Because I am not a religious person and because it is a fairly simple idea I do not find Darwin’s theory on the origin of species through natural selection particularly hard to accept. Mostly I prefer scientific explanations to other kinds of explanations when it comes to my concrete understanding of how things work. Of course that’s not the problem. Eleanor did not ask me how my father died, she asked me why. And so we are back to why, and here things remain uncertain.
It has been noticeable that once they stop their fascinating analyses of how and begin to formulate answers to why, the scientists seem every bit as clumsy as the most amateurish theologians
A.N.Wilson, God’s Funeral
To me it seems that religion is helpful around why, and unhelpful around how we happen to be here. Science has it the other way round.
Watching Richard Dawkins gambol among the religious in his documentary series on Darwin I was struck in particular by a conversation he had with a priest in Kenya. The reverend listened patiently and incredulously to Richard’s long explanation of how evolution worked and then asked, “but what is the point of all of that?” Dawkins said, “there is no point.”
That is what is so alien about evolution to those who prefer a religious explanation of life. When two religions clash they clash over who has it right about the point of life, and the right actions to undertake to serve that point. Evolution on the other hand is pointless, and doesn’t tell you how to live. If you are looking for a more meaningful answer to the meaning of life than “to pass on our DNA” you had better not become a scientist.
To pass on our DNA.
Looking at your existence this way life would be pretty f**king awful and depressing. We had better think of something else.
The something else probably leads us back to Eleanor’s question: “Why do people die and why do people suffer?” Darwin and Dawkins have an explanation. Suffering’s use to us as a species is that it generates sympathy in the human heart, the desire to put a gentle hand on the shoulder of another, and sympathy is one of the cornerstones of community – something that binds people together. Community is important for humans because it makes us smarter, we learn to communicate and share ideas, and our chances of survival go up. Of course an ancient, instinctual source of sympathy (other than feeling bad for your mate when he gets eaten by a sabre tooth tiger) comes from the need of a parent to nurture their helpless child.
So now we have something like this:
- There is no point to life from a scientific view beyond reproduction, however
- Suffering, sympathy and community have given humans consciousness, and
- In these conscious communties we are able to rise above the simple imperative to reproduce and make other meanings for our lives (but we should probably remember more often that sympathy is one of the foundations of good community)
Which brings me up to date, because today was the first day back at school for 2010 and I am a Social Studies teacher – a teacher who tries to start people on the journey of thinking about their community. (I wrote most of this post last month – Man of Errors.)
Here is my Dad standing with his class a long, long time ago. They look like a lively bunch of kids. Half of them are grinning with teeth too big for their mouths, and they seem barely able to contain their joy somehow. The little character clutching the sign has cow lick hair, and his mate to the right is sitting up very proud and serious. Who knows where life took them. One or two might remember their teacher that year, but I suppose it’s unlikely.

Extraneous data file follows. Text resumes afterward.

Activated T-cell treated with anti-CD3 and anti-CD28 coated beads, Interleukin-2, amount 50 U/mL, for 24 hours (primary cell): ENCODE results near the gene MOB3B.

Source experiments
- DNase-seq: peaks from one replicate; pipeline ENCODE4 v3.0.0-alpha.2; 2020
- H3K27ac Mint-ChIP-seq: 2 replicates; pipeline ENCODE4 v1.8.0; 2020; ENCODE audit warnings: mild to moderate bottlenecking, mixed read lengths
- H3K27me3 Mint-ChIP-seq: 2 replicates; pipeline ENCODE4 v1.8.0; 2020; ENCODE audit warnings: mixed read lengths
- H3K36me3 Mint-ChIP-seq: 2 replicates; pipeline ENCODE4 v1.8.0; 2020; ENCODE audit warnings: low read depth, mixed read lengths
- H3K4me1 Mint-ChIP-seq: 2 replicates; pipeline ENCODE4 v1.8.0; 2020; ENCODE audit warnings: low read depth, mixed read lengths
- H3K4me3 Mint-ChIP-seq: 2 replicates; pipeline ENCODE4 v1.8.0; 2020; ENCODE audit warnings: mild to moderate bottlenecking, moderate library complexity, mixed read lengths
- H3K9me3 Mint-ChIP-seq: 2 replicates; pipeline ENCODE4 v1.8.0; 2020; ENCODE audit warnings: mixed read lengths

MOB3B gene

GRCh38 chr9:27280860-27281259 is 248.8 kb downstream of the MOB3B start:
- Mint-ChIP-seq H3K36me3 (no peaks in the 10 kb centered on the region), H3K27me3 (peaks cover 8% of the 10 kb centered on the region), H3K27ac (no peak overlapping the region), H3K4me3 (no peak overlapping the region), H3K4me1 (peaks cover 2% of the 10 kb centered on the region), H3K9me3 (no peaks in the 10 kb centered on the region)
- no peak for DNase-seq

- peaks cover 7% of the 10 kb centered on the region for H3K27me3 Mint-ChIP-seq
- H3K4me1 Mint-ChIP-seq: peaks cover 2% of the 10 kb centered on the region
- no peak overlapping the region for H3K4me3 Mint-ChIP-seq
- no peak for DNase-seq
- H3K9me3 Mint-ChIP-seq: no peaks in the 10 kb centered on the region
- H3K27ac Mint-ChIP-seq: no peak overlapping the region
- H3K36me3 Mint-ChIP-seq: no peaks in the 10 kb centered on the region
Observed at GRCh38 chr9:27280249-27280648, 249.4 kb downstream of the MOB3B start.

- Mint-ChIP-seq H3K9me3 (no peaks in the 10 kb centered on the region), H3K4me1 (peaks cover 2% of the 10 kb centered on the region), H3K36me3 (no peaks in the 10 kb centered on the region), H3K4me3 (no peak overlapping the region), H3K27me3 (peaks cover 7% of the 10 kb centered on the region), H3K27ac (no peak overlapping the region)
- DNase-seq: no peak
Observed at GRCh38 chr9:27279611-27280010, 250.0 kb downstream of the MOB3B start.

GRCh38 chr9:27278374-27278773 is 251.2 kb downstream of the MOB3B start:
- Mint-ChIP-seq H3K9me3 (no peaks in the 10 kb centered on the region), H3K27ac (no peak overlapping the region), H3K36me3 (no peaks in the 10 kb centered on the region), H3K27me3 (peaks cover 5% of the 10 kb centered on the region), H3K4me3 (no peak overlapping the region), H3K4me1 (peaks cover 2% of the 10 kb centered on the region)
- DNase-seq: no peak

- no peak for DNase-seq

A few years ago my Dad’s sister told me something that surprised me. She said that my father had always thought when he was a teacher that you should treat children with love, and that he couldn’t adjust himself to the idea of corporal punishment. I suspect this may have been at odds with the prevailing attitude in Otago in the 1950s.
It made me quite sad to hear this. Sad because I would have liked to ask him about it. I suppose that sadness was a kind of suffering. Not the kind that is worth much notice in a world of enormous pain; just the fleeting, small bump of regret that passes through the human heart sometimes. If it serves any purpose it might be to bind me a little closer to my mother, my wife and my child. It reminds me that I must introduce Eleanor to my Dad, and tell her about him as she gets older, because he would have liked to know her, and it reminds me again about the importance of love in a life, and in the interactions of people.
So I come back again to the words of Robert Kennedy on the death of Martin Luther King. These words are not much consolation for loss, but they are something. They are something to hold up against the question why, and something to teach my classes at school.
But we can perhaps remember – even if only for a time – that those who live with us are our brothers, that they share with us the same short movement of life, that they seek – as we do – nothing but the chance to live out their lives in purpose and happiness, winning what satisfaction and fulfillment they can.
Surely this bond of common faith, this bond of common goal, can begin to teach us something. Surely we can learn, at least, to look at those around us as fellow men and surely we can begin to work a little harder to bind up the wounds among us and to become in our hearts brothers and countrymen once again.